The Great Famine, (ed) John Gibney, Pen and Sword History, 2018, 136p, £12-99. ISBN 9781526736635. This selection of essays, edited by John Gibney, is the first instalment of a collaboration between Pen and Sword History and the History Ireland magazine. Its focus is the Irish Potato Famine of the 1840s...

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  • Out and About in Ryedale

    Article

    Tom Pickles explores Ryedale in Yorkshire, where an extraordinary network of churches bears witness to the social, political, and religious transformations of the Anglo-Saxon period.

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  • Kings and coins in later Anglo-Saxon England

    Article

    The study of Anglo-Saxon coins shows the sophistication of tenth- and eleventh-century government and of the economy. But they carried a moral and religious message too.

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  • The Book of the Poppy

    Article

    The Book of the Poppy, Chris McNab, The History Press, Stroud, paperback, ISBN 9780750982481 As Remembrance Day is commemorated in 2018 one hundred years on from the ending of hostilities, this concise and evocative compact volume, first published in hardback in 2014 and now reissued in paperback, provides an illuminating...

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  • Britain 1780-1945: Society under Pressure

    Article

    Britain 1780-1945: Society under Pressure, Richard Brown, Authoring History, paperback, 2018, ISBN 9781985773370. Richard Brown’s latest social history of Victorian and Edwardian Britain, like David Cannadine’s Victorious Century: The United Kingdom, 1800-1906, reflects at the outset, upon his good fortune to have grown up in the 1950s in what can...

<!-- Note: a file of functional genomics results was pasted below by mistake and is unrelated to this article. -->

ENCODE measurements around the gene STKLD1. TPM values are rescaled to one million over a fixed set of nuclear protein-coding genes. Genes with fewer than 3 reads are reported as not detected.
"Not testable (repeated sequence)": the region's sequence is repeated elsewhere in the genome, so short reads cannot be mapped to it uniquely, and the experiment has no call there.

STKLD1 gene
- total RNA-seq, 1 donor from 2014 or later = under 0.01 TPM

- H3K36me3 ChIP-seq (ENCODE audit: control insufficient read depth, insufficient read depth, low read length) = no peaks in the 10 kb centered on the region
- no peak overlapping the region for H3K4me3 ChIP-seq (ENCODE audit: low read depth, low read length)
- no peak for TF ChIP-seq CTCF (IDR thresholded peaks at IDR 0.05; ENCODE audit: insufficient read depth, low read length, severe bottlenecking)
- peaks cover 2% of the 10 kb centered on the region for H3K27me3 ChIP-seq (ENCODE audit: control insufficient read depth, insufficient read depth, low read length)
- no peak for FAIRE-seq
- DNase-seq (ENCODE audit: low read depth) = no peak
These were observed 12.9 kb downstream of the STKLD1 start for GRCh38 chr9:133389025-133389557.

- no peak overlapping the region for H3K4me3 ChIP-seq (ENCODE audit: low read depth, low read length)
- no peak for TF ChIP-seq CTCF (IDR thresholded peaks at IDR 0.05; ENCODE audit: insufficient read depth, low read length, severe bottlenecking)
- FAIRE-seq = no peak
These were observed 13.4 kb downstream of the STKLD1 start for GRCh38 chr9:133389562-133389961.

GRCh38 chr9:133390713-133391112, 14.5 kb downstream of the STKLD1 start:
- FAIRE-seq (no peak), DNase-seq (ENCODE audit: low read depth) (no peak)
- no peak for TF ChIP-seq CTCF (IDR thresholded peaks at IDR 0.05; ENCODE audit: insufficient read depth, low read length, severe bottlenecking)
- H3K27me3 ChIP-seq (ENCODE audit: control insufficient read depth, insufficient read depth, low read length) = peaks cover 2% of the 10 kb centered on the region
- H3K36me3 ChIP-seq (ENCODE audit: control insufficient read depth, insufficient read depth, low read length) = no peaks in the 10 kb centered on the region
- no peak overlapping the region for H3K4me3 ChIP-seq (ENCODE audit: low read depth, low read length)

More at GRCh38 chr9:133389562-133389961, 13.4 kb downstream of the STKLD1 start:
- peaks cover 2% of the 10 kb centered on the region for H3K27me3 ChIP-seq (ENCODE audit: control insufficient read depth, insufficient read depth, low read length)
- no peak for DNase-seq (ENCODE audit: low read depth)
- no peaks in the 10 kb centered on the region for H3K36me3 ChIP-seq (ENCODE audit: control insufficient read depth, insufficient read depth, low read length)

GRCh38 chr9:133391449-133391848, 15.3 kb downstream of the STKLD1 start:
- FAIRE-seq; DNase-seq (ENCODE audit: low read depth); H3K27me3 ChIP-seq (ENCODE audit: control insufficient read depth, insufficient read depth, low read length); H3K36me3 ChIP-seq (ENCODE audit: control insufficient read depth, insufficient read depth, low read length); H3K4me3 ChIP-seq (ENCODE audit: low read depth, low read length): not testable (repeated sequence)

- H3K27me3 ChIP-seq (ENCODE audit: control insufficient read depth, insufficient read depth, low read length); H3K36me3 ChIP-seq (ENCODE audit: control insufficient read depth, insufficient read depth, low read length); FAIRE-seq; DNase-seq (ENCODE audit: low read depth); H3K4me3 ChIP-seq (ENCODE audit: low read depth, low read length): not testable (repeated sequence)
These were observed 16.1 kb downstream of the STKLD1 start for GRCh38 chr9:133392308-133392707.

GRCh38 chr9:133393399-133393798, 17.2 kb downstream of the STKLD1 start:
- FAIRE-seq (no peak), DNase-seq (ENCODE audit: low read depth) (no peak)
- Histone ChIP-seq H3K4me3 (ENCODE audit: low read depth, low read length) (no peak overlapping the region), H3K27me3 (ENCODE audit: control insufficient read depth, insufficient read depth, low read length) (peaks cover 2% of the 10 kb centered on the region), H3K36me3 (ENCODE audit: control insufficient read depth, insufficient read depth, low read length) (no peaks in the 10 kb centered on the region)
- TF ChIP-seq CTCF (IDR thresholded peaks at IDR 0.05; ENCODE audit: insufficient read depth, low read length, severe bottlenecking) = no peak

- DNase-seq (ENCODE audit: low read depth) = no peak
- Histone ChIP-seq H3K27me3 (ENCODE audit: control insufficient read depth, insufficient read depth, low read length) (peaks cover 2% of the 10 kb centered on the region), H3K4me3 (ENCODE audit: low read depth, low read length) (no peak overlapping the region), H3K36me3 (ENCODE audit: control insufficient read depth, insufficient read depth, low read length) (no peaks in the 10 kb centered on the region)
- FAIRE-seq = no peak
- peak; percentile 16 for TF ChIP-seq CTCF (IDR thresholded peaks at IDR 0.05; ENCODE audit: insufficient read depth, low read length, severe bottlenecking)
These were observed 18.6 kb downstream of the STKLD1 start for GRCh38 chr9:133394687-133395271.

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  • Storied Ground: Landscape and the Shaping of English National Identity

    Article

    Storied Ground. Landscape and the Shaping of English National Identity, Paul Readman, Cambridge University Press, hardback, 2018, ISBN 9781108424738 This wide-ranging and stimulating book ‘uncovers why landscape matters so much to the English people, exploring its particular importance in shaping English national identity amid the transformations of modernity’. The obvious...

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  • Travellers in the Third Reich

    Article

    Travellers in the Third Reich. The Rise of Fascism through the Eyes of Everyday People, Julia Boyd. London: Elliott and Thompson Limited, 2017, 488 pp., ISBN 978 1 78396 381 2, £10.99 A well-written and interesting account that reflects not only a wideranging trawl through a range of sources but...

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  • Britain’s Jews and the First World War

    Article

    Jewish service in the UK military forces can be traced back over 300 years. During the First World War that service was demonstrated into the tens of thousands. In this article the contribution of Anglo-Jewry is brought to light.

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  • We will remember them: well, most of them

    Article

    Richard Broadhead provides a personal view on whether the mammoth task of the Commonwealth War Graves Commission can always be fulfilled, especially at a time of so many anniversaries.

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  • A fit country for heroes?

    Article

    In this article Steve Illingworth explores the conditions for returning British servicemen at the end of the First World War in relation to the promise by Prime Minister Lloyd George about creating ‘a fit country for heroes’. In particular, it looks at the experiences of former soldiers in Salford, a...

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  • Out and About with homing pigeons in the Great War

    Article

    Trevor James emphasises the role and importance of ‘messenger’ pigeons on the Western Front. Amidst the one-hundredth anniversary commemorations of the ending of the Great War, there has been a sudden burst of interest, in such varying locations as both Houses of Parliament and the Antiques Roadshow, in the role...